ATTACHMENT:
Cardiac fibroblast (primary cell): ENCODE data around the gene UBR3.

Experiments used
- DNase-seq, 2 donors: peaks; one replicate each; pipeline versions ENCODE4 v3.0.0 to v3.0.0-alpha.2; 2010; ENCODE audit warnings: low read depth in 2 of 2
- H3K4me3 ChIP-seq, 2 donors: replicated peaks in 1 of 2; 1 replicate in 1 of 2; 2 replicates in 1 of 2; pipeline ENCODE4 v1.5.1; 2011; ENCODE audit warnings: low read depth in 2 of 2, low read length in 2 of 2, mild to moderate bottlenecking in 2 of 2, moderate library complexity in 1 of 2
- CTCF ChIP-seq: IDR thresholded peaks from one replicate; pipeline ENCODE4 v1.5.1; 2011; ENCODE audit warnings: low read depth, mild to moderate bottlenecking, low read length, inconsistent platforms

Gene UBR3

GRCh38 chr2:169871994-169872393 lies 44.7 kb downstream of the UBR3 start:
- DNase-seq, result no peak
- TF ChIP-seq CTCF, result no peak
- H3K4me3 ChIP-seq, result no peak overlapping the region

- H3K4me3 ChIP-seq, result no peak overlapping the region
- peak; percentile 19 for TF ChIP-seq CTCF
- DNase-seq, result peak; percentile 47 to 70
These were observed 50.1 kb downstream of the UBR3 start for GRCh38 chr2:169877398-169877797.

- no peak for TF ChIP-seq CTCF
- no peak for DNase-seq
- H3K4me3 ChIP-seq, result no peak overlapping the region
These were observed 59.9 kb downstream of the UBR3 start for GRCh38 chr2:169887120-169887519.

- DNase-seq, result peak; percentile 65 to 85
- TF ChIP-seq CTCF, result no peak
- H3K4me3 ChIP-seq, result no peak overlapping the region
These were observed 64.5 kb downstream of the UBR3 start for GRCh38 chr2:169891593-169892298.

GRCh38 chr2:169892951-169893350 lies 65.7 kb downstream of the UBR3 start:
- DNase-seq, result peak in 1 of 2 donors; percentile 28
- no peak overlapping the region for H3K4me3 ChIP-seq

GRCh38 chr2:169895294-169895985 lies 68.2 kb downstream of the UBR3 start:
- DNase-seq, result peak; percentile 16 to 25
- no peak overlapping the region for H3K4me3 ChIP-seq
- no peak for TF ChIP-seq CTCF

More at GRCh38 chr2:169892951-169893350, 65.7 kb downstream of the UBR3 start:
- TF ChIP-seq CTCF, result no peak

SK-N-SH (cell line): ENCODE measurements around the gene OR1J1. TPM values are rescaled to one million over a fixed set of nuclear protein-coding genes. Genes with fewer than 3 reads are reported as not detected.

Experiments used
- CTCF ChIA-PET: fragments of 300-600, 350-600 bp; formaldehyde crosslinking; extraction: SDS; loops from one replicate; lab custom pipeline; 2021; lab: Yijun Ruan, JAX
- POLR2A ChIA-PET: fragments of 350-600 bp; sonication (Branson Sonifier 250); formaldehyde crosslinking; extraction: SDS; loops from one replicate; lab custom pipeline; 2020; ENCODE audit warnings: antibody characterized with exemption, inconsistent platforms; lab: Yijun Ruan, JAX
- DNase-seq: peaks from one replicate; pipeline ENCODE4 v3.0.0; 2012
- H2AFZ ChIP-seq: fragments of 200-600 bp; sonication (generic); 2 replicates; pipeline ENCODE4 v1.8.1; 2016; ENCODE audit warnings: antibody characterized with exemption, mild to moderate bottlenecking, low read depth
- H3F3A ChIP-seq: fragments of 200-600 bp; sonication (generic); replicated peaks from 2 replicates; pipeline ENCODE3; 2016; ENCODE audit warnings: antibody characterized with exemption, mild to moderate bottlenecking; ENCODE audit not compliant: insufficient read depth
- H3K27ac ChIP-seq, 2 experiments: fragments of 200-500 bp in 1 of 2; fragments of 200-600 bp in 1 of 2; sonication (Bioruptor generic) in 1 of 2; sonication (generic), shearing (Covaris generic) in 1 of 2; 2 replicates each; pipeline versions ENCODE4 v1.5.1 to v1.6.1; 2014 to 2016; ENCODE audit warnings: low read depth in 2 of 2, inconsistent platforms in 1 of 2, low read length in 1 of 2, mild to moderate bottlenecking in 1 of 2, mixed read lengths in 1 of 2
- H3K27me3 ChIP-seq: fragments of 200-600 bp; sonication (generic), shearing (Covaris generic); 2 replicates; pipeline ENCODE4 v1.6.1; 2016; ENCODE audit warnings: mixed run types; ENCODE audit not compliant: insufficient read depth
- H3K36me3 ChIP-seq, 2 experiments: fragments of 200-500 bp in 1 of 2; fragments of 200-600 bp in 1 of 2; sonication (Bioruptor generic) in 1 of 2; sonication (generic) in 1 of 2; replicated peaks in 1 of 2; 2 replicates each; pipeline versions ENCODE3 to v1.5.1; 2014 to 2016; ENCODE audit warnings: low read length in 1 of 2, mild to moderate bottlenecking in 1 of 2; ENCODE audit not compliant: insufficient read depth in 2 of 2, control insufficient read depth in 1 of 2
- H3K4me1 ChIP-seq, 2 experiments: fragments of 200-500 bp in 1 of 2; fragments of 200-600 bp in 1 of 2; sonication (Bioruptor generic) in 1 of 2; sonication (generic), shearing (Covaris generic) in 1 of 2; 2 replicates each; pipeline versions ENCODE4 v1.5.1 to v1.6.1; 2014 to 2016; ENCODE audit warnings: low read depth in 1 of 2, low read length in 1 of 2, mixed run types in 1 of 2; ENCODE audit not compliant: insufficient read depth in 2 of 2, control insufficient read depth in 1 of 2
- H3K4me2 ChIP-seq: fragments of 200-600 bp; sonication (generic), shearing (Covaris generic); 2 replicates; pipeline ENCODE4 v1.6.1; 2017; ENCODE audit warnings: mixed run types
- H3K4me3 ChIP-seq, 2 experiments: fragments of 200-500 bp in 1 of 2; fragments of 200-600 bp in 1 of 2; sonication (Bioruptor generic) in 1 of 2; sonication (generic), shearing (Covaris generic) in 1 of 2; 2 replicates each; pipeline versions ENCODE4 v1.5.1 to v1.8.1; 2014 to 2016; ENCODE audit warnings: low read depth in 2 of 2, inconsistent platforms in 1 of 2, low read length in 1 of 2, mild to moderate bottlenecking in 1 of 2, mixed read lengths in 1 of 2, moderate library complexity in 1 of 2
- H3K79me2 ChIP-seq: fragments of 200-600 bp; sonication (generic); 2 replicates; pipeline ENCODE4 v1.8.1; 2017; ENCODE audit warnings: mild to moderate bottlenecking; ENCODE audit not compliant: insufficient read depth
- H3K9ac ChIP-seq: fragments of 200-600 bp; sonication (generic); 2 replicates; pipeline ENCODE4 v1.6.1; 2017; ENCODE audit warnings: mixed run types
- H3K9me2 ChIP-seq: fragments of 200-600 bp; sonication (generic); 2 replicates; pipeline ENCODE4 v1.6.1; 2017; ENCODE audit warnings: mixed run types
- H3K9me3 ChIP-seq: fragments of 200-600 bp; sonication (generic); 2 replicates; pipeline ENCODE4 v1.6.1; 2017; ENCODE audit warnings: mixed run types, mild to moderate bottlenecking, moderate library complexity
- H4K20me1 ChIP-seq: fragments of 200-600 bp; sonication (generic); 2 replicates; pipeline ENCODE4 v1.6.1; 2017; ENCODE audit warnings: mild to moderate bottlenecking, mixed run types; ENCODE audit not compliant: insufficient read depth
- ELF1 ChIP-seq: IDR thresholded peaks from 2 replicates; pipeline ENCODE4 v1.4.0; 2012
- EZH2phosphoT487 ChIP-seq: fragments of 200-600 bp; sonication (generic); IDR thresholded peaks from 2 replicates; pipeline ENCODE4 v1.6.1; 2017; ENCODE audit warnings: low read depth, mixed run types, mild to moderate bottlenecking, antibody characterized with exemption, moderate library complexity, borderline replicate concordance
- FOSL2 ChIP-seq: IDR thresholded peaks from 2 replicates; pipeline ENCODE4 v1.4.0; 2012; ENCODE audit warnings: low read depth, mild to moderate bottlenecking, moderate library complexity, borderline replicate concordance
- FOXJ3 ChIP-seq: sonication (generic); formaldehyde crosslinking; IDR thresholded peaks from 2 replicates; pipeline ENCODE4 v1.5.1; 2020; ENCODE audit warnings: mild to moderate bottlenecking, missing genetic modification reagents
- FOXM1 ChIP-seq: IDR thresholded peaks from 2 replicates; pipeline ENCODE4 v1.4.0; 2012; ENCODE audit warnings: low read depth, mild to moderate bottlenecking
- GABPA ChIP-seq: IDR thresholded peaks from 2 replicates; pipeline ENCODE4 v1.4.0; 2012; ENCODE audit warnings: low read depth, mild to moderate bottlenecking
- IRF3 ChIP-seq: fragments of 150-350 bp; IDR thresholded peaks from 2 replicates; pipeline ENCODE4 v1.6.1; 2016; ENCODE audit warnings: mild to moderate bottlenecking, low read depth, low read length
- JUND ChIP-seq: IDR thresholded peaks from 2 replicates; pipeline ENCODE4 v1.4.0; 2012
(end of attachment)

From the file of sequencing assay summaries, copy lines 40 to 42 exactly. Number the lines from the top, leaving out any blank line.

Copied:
- H3K27me3 ChIP-seq: fragments of 200-600 bp; sonication (generic), shearing (Covaris generic); 2 replicates; pipeline ENCODE4 v1.6.1; 2016; ENCODE audit warnings: mixed run types; ENCODE audit not compliant: insufficient read depth
- H3K36me3 ChIP-seq, 2 experiments: fragments of 200-500 bp in 1 of 2; fragments of 200-600 bp in 1 of 2; sonication (Bioruptor generic) in 1 of 2; sonication (generic) in 1 of 2; replicated peaks in 1 of 2; 2 replicates each; pipeline versions ENCODE3 to v1.5.1; 2014 to 2016; ENCODE audit warnings: low read length in 1 of 2, mild to moderate bottlenecking in 1 of 2; ENCODE audit not compliant: insufficient read depth in 2 of 2, control insufficient read depth in 1 of 2
- H3K4me1 ChIP-seq, 2 experiments: fragments of 200-500 bp in 1 of 2; fragments of 200-600 bp in 1 of 2; sonication (Bioruptor generic) in 1 of 2; sonication (generic), shearing (Covaris generic) in 1 of 2; 2 replicates each; pipeline versions ENCODE4 v1.5.1 to v1.6.1; 2014 to 2016; ENCODE audit warnings: low read depth in 1 of 2, low read length in 1 of 2, mixed run types in 1 of 2; ENCODE audit not compliant: insufficient read depth in 2 of 2, control insufficient read depth in 1 of 2